St. Anne’s Church was founded in 1862 to serve the small rural hamlet of Brockton. As the city grew up around the church, the number of parishioners outgrew the small neo-gothic village church, and in 1907 the present church was constructed in the style of the Byzantine Revival. In the early 1920s the church interior was decorated and painted with murals by artists who would later become members of Canada’s famous Group of Seven. These early 20th Century architecture and art decisions are the foundation for a continuing relationship between St. Anne’s and the arts community in Toronto.
Over the years, this foundation of Byzantine Revival architecture and Group of Seven paintings has encouraged a longstanding relationship between the St. Anne’s Congregation and the Toronto arts community. People have come from all over the city to be parishioners following a visit or a concert. Gilbert & Sullivan performers have joined the St. Anne’s Choir, and parishioners have discovered that they have gifts for performance.
St. Anne’s encourages our own artists. Paintings by our artists are featured on the walls of the Ministry Centre, and also on the "Art Wall" in the Skey Room, where we hold refreshments following Sunday worship. We encourage the musical arts with special presentations by the St. Anne's Choir, and we call together the St. Anne's Orchestra on an occasional basis for Evening Vespers or Concerts. Please see the events and calendar pages.
We are growing new friendships in the arts, across disciplines of music, art, drama and film. The Arts express our life at St. Anne’s.
In October of 2012, St. Anne’s held a 9-day arts festival to mark the 150th anniversary of its founding. St. Anne’s invited neigbhourhood organizations and friends into partnership to present Mirabilia – A Miracle on Gladstone Avenue. The festival's name, Mirabilia, meaning "Things that cause us to wonder," was intriguing to our partners, including Workman Arts, Pax Christi Chorale, NetherMind Artists Collective, and MacGregor Park Art Club. The festival included worship, concerts, lectures, art installations and a film screening. Mirabilia received extensive newspaper, radio and web coverage. The multidisciplinary nature of the festival encouraged repeat visits. Over the course of the week 2500 people participated in Mirabilia.St. Anne’s gratefully acknowledges the Snell Trust of the Anglican Foundation for its generous financial support, and our partner organizations for their collaboration and friendship. Feedback from partners and participants has encouraged St. Anne's to offer Mirabilia again in the future. For more information about Mirabilia, see the Downloads page of this website.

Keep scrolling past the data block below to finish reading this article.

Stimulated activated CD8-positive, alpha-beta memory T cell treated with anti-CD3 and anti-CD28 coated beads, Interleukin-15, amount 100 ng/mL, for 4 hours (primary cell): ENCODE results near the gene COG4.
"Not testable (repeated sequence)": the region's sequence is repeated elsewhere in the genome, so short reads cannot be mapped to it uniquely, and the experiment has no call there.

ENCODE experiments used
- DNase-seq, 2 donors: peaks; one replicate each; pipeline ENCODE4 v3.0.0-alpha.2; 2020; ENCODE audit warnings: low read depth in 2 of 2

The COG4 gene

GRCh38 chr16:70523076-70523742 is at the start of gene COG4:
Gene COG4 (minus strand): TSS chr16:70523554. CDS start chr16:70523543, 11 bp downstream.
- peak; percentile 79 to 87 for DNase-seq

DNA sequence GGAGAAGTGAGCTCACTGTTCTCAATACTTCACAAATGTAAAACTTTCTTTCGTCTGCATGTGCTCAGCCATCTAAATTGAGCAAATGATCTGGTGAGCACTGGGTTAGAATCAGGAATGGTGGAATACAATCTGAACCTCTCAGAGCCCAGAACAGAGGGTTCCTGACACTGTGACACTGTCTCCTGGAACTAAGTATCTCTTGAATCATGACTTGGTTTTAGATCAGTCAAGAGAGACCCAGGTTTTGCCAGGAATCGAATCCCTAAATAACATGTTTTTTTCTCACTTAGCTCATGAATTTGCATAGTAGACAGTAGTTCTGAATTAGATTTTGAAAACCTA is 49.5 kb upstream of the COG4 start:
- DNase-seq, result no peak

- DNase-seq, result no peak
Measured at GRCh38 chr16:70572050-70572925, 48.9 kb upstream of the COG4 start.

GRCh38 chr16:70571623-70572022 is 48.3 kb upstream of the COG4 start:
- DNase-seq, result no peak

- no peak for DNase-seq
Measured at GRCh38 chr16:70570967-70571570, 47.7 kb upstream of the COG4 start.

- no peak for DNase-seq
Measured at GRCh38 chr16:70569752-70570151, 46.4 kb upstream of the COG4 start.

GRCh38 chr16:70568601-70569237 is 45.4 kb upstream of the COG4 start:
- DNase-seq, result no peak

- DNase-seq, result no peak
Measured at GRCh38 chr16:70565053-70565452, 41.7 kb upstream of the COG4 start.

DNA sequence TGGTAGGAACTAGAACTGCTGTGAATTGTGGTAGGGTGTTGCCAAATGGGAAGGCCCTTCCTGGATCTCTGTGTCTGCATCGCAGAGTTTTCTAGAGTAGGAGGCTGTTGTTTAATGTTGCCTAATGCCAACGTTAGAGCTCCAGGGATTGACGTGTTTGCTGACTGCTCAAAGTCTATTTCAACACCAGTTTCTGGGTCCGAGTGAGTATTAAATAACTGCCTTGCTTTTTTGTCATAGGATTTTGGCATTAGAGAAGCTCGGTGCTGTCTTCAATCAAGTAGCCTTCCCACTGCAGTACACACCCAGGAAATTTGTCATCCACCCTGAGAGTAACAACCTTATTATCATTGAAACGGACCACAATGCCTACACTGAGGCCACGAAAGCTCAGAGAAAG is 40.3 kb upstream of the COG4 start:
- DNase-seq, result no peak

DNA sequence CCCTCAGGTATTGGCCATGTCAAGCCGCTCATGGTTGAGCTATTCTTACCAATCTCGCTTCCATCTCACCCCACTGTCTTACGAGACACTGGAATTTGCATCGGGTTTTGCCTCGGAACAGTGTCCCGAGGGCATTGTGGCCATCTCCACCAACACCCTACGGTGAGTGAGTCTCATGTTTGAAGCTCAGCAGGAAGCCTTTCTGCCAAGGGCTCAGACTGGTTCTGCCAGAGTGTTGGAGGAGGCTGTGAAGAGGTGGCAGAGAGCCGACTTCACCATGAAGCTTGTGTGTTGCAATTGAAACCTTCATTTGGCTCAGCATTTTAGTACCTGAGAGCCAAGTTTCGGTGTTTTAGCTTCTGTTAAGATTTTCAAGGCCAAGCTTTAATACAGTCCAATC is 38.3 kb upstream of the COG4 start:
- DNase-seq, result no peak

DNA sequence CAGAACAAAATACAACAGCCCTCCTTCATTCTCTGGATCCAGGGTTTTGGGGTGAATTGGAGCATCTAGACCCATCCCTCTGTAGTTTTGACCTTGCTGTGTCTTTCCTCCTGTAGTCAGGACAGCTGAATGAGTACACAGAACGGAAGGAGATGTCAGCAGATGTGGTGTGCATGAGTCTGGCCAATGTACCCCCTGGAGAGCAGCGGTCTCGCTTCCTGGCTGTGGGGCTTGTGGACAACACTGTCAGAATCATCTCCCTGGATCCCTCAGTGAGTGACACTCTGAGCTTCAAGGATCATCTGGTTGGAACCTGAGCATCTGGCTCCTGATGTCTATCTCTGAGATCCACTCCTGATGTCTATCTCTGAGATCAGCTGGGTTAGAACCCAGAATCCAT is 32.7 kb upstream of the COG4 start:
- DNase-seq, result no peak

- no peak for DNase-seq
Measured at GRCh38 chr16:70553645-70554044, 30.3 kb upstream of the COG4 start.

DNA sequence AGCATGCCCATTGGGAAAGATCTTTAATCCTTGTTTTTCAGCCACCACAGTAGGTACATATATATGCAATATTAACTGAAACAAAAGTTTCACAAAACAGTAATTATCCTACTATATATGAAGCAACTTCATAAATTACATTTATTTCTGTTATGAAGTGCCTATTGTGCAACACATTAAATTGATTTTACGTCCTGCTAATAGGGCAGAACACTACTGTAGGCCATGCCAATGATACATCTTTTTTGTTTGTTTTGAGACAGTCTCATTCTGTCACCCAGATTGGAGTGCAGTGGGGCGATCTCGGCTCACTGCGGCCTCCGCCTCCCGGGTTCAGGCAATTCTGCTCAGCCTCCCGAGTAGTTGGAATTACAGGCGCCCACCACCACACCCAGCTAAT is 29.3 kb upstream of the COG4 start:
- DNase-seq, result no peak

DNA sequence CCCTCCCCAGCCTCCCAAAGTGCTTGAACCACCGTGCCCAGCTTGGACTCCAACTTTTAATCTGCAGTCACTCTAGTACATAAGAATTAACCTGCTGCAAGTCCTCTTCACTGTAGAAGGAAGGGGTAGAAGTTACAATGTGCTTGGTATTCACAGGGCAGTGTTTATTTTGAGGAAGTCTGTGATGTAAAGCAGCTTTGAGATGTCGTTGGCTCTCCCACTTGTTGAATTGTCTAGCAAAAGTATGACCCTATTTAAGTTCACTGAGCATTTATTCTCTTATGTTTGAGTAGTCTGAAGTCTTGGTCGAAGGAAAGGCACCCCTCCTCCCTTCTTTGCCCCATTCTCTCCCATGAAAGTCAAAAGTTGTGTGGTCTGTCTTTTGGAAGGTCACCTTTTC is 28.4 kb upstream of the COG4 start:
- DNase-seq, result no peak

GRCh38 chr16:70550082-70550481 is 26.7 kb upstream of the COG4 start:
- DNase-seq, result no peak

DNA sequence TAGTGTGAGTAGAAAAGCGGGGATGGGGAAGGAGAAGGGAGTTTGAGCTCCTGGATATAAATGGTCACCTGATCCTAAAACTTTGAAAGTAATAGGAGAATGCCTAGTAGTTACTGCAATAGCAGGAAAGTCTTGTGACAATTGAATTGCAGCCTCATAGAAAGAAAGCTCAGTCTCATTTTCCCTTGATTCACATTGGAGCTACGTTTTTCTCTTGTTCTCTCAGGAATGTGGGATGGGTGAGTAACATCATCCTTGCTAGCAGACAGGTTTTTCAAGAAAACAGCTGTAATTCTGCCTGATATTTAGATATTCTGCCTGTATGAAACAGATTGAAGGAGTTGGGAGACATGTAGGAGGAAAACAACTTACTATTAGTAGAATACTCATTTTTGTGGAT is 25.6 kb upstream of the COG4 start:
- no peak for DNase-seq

Click here to see the Mirabilia photo album.
In 1905, the Rev. Lawrence Skey took a yearlong sabbatical on a quest to find an architectural style suitable for a new larger St. Anne's Church. He wanted the church to have a significant presence for the working class families whose simple homes now surrounded the small original neo-gothic church. Skey visited Istanbul where the Hagia Sophia church made a great impression on him - its Byzantine structure represented an era in which Christianity had not hardened into the hostile denominations of his day. Upon returning to Toronto, Skey conducted an architectural competition and awarded the contract for the construction of the new church to a young Toronto architect, William Ford Howland (1874-1948). Howland designed the new church in the style known as Byzantine Revival, with a dome and a spacious interior in which everyone would be able to see and hear. After the new church was completed, the old church was demolisthed and replaced by the parish hall in 1912.
In the early 1920s, the Rev. Lawrence Skey worked through his connections at Toronto's Arts & Letters Club to find suitable decoration for the church interior. In 1923, he commissioned his friend J.E.H. MacDonald to lead the project. MacDonald enlisted fellow students at the Ontario College of Art for a total of ten artists. Three of the ten, MacDonald, Frederick Varley and Franklin Carmichael went on to become members of the Group of Seven, Canada’s iconic movement of impressionist landscape art. MacDonald created small mock-up designs for full-scale murals of the life of Christ. Each artist painted on canvas in their own studio, and the completed murals were then installed in the church. While MacDonald’s design required them to work from a common palette, forms and backgrounds, the artists expressed their individuality in the completed paintings. The St. Anne's murals are the only known religious works of the Group of Seven.
St. Anne’s Music & Drama Society, in its 54th year, will present Gilbert & Sullivan’s The Grand Duke from January 27 to February 5, 2017 in the Parish Hall, 651 Dufferin Street. There will be four evening and four matinee performances at 7:30 p.m. and 2:00 p.m. respectively.
The Grand Duke (or The Statutory Duel) premiered at the Savoy Theatre in 1896. The opera deals with a troupe of actors taking political power. The plot hinges on the misinterpretation of a 100-year-old law regarding statutory duels (decided by drawing cards). The baffled leading man of the troupe, Ludwig, spearheads the rebellion against the hypochondriac, miserly Grand Duke and becomes engaged to four different women before the plot is resolved.
MADS performances are professionally costumed, skillfully staged with a large chorus, and musically enhanced by an 18-piece orchestra. Tickets will be available from November 1, 2016 at 416.922.4415. For further information, please email firstname.lastname@example.org.You may also view or download an order form, which gives information about prices and timing, by visiting our downloads page (scroll down to the Music at St. Anne's section).